Wentz Weekly Insights
Stocks Finish 2023 Strong With Over 20% Gains

It was the ninth consecutive week of gains for the S&P 500, the longest winning streak since 2004. This past week was very quiet and saw a lack of catalysts which drove the S&P 500 higher with a small weekly gain of 0.32%. The fixed income market was mixed with Treasuries seeing a slight move higher with yields falling most on the short end of the curve.
It was a year that was dominated by big tech and the largest companies in the world – most of the year the top seven names in the index (Apple, Microsoft, Amazon, Alphabet, Meta, Nvidia, Tesla) drove all of the index’s gains. This was further driven by the rapid investment in Artificial Intelligence after OpenAI released its large language model chat bot ChatGPT, and the release of advanced AI chips from Nvidia and later in the year AMD. It was not until late in the year a rally in small caps changed this dynamic slightly, where most stocks began participating in the rally.
The rally in small caps was driven by a sharp drop in Treasury yields after the markets shifted its expectations on interest rates in early November after a surprise drop in one of the most followed inflation readings, the consumer price index. In October, markets were betting on three rate cuts by the Fed for 2024 (based on the CME FedWatch Tool), however by the end of the year that expectation has increased to nearly seven rate cuts, almost 2.0% of rate cuts. At the same time, the Fed and its policymakers are projecting just three rate cuts, signaling a big divergence between what markets believe will happen and what policymakers are projecting. We think this, along with overbought conditions, uncertainty on earnings growth and company’s ability to maintain pricing power, the lag effects of higher rates beginning to impact growth, tighter financial conditions, and a presidential election year, will lead to a more volatile period through the first part of the new year.
Here is how 2023 finished:
S&P 500: +24.23%
Dow: +13.70%
NASDAQ: +43.42%
Russell 2000: +15.09%
Equally Weighted S&P 500: +11.70%
Best day January 6 +2.28% – This came after seeing lower wage data and comments that rate hikes were “cooling” the economy.
Worst day February 21 -2.00% – This came after increased worries of more rate increases from the Fed.
Best sectors: Technology +56.40%, Communication Services +54.36%, Consumer Discretionary +41.04%
Worst sectors: Utilities -10.20%, Energy -4.80%, Consumer Staples -2.16%
International markets:
  • Nikkei 225 (Japan) +28.24%
  • Hang Seng (Hong Kong) -13.82%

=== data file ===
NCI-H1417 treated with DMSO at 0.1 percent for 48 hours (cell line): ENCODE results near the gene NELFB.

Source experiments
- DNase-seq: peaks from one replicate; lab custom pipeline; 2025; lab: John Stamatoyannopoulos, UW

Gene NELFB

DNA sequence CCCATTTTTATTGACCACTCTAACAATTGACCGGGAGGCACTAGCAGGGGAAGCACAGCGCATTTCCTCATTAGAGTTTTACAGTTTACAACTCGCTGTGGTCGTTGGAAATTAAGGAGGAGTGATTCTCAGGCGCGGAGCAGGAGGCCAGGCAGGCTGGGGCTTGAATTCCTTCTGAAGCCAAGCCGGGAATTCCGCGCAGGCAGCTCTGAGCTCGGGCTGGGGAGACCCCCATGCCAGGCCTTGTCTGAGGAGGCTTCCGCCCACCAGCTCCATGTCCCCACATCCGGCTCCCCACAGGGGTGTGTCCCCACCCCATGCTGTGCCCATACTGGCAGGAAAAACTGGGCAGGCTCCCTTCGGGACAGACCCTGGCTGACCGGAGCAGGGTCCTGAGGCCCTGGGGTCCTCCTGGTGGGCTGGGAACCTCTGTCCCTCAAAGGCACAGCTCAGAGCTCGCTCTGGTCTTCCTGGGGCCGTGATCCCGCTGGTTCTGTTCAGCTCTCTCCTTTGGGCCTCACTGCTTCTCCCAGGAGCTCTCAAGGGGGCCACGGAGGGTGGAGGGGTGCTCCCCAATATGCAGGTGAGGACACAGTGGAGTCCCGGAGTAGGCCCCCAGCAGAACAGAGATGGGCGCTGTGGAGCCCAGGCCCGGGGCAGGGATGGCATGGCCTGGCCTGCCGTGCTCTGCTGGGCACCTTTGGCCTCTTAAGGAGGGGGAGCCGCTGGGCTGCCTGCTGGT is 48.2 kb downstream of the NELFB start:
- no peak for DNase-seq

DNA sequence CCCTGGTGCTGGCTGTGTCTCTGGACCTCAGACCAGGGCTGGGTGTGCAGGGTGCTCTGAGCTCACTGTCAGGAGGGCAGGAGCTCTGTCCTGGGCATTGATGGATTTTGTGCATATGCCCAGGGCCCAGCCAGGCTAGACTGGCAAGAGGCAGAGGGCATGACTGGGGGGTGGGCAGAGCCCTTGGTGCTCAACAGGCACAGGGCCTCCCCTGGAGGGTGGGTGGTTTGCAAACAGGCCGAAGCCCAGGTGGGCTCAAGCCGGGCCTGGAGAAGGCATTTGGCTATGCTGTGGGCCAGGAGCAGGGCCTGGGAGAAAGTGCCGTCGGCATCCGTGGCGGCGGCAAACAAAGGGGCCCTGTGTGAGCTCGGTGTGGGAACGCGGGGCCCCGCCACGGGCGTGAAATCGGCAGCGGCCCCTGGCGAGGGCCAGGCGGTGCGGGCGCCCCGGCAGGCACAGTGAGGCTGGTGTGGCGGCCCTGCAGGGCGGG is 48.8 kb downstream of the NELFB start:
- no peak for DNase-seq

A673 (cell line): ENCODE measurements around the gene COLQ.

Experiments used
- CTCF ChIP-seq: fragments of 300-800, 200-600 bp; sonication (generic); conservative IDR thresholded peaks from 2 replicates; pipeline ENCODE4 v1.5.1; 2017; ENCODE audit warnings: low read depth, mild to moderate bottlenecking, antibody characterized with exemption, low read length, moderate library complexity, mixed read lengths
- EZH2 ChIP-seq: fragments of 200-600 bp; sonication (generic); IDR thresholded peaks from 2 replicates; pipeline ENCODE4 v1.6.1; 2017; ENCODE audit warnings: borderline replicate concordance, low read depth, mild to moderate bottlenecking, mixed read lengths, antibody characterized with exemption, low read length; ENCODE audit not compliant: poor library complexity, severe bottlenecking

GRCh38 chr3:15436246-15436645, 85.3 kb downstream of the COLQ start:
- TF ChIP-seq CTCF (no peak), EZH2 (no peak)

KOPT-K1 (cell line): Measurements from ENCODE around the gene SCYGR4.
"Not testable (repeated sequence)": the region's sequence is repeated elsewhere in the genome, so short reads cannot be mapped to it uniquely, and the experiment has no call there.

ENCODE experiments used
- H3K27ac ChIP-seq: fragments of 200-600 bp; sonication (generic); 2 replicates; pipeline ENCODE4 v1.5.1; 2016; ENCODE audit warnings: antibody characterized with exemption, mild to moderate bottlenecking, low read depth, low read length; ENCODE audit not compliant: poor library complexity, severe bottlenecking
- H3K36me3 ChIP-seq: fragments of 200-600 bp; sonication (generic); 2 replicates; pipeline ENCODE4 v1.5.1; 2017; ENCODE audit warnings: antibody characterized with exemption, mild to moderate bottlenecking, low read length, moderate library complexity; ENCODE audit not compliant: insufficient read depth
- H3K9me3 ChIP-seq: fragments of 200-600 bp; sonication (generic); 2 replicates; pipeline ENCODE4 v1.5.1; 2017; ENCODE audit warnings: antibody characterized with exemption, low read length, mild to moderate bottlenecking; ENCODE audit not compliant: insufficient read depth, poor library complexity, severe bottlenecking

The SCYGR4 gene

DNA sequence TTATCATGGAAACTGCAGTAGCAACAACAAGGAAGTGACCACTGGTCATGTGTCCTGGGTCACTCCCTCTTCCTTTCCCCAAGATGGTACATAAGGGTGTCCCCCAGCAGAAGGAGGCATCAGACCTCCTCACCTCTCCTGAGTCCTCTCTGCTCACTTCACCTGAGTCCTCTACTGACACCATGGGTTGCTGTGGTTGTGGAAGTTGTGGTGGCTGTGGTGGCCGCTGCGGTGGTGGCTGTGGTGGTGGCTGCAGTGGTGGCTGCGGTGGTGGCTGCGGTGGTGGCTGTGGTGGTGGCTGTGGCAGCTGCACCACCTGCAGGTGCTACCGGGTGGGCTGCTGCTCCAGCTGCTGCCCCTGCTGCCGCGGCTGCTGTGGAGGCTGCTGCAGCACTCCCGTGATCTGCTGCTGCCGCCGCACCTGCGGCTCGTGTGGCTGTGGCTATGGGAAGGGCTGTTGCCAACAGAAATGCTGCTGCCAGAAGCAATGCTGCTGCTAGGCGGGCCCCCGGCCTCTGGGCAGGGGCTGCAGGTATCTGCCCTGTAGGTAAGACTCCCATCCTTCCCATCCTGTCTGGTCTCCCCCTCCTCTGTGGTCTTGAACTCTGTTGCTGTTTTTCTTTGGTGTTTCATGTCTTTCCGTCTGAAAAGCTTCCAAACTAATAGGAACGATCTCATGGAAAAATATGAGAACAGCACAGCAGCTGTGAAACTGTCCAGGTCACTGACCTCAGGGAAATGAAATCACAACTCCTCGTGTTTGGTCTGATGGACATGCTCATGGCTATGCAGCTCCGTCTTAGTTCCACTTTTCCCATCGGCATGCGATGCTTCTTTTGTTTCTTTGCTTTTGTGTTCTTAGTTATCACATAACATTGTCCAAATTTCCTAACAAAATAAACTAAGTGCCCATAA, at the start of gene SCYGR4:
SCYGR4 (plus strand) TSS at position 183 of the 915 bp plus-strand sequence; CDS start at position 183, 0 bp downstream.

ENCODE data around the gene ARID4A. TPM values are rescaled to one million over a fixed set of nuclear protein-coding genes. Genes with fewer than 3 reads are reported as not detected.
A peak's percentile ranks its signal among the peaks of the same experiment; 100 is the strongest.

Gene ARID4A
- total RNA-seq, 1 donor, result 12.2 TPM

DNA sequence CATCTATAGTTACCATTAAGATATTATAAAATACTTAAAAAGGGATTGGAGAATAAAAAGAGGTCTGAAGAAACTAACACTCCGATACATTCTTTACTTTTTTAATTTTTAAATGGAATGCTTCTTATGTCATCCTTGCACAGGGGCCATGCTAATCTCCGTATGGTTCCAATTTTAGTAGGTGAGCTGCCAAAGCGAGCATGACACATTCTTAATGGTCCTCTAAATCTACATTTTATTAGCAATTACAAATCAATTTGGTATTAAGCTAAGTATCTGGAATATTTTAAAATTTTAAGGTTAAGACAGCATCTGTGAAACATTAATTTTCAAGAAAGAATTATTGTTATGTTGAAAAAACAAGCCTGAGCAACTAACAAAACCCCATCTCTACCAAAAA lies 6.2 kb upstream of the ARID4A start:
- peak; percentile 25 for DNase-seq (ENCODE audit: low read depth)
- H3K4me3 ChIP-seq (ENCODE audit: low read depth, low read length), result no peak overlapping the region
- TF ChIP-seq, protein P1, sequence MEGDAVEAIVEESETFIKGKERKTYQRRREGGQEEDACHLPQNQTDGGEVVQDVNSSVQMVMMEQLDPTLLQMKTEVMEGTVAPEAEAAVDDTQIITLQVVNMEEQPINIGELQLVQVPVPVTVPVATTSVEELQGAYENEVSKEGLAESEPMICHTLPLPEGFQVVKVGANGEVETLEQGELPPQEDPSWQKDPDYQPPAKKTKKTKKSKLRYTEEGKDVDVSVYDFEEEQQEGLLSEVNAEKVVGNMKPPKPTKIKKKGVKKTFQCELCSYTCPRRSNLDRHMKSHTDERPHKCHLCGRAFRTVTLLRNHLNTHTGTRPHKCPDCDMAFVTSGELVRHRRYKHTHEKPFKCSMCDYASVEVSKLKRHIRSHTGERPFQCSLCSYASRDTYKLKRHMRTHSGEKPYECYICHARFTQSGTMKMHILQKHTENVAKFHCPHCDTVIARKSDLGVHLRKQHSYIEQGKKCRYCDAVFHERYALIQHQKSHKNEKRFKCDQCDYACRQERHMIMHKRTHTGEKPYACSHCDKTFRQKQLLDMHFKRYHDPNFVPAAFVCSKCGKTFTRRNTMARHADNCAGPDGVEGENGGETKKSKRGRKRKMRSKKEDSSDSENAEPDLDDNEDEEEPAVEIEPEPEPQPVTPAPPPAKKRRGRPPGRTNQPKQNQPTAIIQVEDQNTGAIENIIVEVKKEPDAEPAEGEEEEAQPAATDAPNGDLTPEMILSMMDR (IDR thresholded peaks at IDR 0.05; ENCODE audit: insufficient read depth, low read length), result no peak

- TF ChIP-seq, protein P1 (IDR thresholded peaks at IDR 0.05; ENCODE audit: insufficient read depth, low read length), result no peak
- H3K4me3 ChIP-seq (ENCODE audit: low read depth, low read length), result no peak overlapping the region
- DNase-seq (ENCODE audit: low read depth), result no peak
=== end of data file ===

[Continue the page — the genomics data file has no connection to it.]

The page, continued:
• SSE Composite (Shanghai) -3.70%
  • STOXX Europe 600 (Europe) +12.74%
  • FTSE 100 (UK) +3.78%
  • TSX Composite (Canada) +7.97%
Treasury markets:
  • 2-year yield: down 17 basis points to 4.25%
  • 10-year yield: unchanged at 3.88%
  • 30-year yield: up 7 basis points to 4.03%
  • Crude oil: -10.73% to $71.65/barrel
  • Silver: +0.21% to $24.09/oz
  • Copper: +2.10% to $3.89/lb
  • Gold: +13.45% to $2,071.80/oz
  • Dollar index: -2.11%

Week in Review:

Investors came back from the extended holiday weekend in buying mode again, sending stocks higher in a solid start to the week. Data for the day included home price increases that accelerated in October, now up 7% from the lows in January, while money supply increased slightly after declining for 13 of the past 16 months, though still up 35% from pre-pandemic levels (one of the main drivers of inflation). It was a very quiet day – two items receiving the most attention was stronger demand from an auction of 2-year Treasury notes and stocks moving within 1% of a record high. The S&P 500 closed up 0.43%, just off the highs of the day on very low volume, and small cap index Russell 2000 up 1.24%.
Another uneventful day on Wednesday had stocks finishing higher for the day. News flow was very light, the only big corporate news was Microsoft and OpenAI being sued by the New York Times over copyright infringement from its use of the NY Times content to train its AI models. In the markets, most sectors were higher led by healthcare and real estate with energy the underperformer due to lower oil prices. Volume was 39% below the 30-day average with stocks moving 0.14% higher.
Markets traded in a tight range on Thursday and were mostly higher, but if there was any underperformer it was small caps by a small amount. Data included jobless claims which rose slightly but are still relatively low and pending home sales that were below expectations despite a sharp decline in mortgage rates over the past two months. Treasury yields move a little higher due to a weaker auction of 7-year notes, while stocks were mostly higher as the S&P 500 gained 0.04% and only 0.2% off the record high close on another low volume day.
Friday was just about as uneventful as the prior three days with no significant headlines and another very low volume day. Geopolitics was more in the news with Russia launching drone attacks on Ukraine in the largest since the invasion, and ongoing tensions in the Red Sea with uncertainty of the impact on shipping. Stocks were down more than 0.5% at the lows but ended up closing down 0.28% with small caps seeing weakness with a 1.52% decline.